A Promised Land in the Outback

Melech Ravitch's Attemp at Starting a Jewish State in Australia

ch. 44, p. 371
"Limmud FSU has gone on an expedition following the one made by Melech Ravitch in 1933, in the hopes of establishing a Jewish state in the Kimberley region of North-West Australia.
Before leaving for Australia we have visited his son, the painter Yosl Bergner, at his studio. He showed us a series of paintings of depressed Aboriginal people based on his father’s Australian odyssey. Because of a shortage of time, this was to be a hurried visit. Not to Kimberley in the footsteps of Ravitch, but just two days around Alice Springs, from where he had set out. On checking before we left for Australia, we have been assured there were no Jews in Alice but in a coffee bar over an avocado salad, we met Elly Polin. She and her husband, Ted Steinberecker, are the only Jews in town. The Australians wanted to cultivate the wilderness of Kimberley. They hoped that dense settlement in the area would fend off the threat of Japanese invasion from the direction of Darwin. The official government “White Australia” policy would allow potential Jewish settlers to be granted visas. Ravitch wrote to his readers that the land was wonderful, miracles could be achieved there. The tropical weather was easy to bear, and if the water supply could be properly dealt with, agriculture would flourish. In 1934, Ravtich nearing the end of his odyssey, published an article in the Yiddish magazine, Die Frieland, maintaining that the ambition of establishing a Jewish Uganda, a Jewish Angola, a Jewish Australia, was not a fantasy. But the Polish Jewish intellectuals barely read the magazine and the article withered on the vine. Ravitch wrote in 1936 passionately, “All Jews should leave Poland and take the headstones of their dear ones with them.” In 1937 his articles were published in Yiddish in a collection called “The Length and Breadth of Australia.” But by the time the book was published, Ravtich had abandoned his dream of mass rescue and was more concerned with the individual rescue of his family – he brought them over to Melbourne. Faced with the Holocaust and the objections of the Australian government, the Kimberley Plan was buried once and for all."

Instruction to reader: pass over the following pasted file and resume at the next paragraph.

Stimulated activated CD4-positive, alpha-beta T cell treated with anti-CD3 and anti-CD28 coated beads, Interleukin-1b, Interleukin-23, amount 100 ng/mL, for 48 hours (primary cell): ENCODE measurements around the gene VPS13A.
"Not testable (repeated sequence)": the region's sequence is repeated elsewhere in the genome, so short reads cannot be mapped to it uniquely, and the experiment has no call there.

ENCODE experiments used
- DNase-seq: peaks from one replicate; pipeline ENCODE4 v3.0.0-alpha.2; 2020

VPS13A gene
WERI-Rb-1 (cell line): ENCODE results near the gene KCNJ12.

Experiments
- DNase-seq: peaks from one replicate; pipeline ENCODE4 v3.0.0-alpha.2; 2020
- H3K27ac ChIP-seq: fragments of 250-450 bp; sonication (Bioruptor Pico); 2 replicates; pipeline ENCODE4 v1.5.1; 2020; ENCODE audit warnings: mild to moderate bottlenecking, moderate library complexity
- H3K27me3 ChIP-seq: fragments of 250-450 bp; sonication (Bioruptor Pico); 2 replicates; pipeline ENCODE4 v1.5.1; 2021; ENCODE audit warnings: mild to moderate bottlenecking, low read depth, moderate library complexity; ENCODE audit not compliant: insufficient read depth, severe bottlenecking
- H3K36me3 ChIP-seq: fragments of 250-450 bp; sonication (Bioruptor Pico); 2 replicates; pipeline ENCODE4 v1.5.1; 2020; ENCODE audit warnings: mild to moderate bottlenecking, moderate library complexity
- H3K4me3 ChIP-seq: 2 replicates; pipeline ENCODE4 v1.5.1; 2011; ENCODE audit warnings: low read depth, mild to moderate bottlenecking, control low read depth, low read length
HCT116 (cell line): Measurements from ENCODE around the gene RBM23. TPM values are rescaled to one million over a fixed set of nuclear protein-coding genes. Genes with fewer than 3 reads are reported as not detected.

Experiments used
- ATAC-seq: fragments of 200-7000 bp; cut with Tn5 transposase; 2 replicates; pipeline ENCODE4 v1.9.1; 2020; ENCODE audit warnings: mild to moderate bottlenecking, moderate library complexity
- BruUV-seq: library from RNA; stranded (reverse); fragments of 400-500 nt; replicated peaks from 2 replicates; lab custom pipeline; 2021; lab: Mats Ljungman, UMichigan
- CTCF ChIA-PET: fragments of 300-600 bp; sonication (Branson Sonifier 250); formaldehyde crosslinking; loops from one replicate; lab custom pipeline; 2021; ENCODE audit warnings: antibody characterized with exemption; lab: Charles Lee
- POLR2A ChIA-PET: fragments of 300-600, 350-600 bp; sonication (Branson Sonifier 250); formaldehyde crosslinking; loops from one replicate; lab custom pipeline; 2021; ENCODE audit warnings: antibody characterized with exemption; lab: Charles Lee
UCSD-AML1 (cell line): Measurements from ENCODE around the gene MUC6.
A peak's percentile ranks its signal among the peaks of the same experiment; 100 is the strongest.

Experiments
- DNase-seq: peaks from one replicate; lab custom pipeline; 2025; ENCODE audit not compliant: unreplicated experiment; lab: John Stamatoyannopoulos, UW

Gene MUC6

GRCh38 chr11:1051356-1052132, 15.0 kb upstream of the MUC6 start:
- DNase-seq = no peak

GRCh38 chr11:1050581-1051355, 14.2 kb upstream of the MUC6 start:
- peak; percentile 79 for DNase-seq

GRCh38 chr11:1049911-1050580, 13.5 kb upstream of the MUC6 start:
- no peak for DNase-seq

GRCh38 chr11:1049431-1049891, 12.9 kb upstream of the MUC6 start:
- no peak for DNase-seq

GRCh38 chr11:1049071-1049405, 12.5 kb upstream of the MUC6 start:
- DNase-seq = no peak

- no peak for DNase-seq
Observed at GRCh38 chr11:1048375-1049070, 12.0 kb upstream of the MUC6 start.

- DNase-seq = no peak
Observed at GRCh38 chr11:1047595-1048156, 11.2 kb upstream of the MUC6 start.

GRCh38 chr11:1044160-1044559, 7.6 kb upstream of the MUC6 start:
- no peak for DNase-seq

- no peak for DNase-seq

About Yosl Berger

A Painter's Journey to a Jewish State

Yosl Bergner (13 October 1920 – 18 January 2017), also known as Josl, was an Israeli painter. He was born in Vienna, Austria, grew up in Warsaw, Poland, lived in Melbourne, Australia from 1937 until 1948, when he moved to Israel. Bergner designed scenery and costumes for the Yiddish and Hebrew theatres, particularly for the plays of Nisim Aloni, and has illustrated many books. The acme of Bergner's paintings is his allegorical works; he uses kitchen tools such as squashed pots, oil lamps, wrecks and cracked jugs and he anthropomorphizes them. These old instruments symbolize distorted and poor world of wars, secrets and darkness. one of his student was Nurit Shany, a painter and a multidisciplinary Israeli artist.
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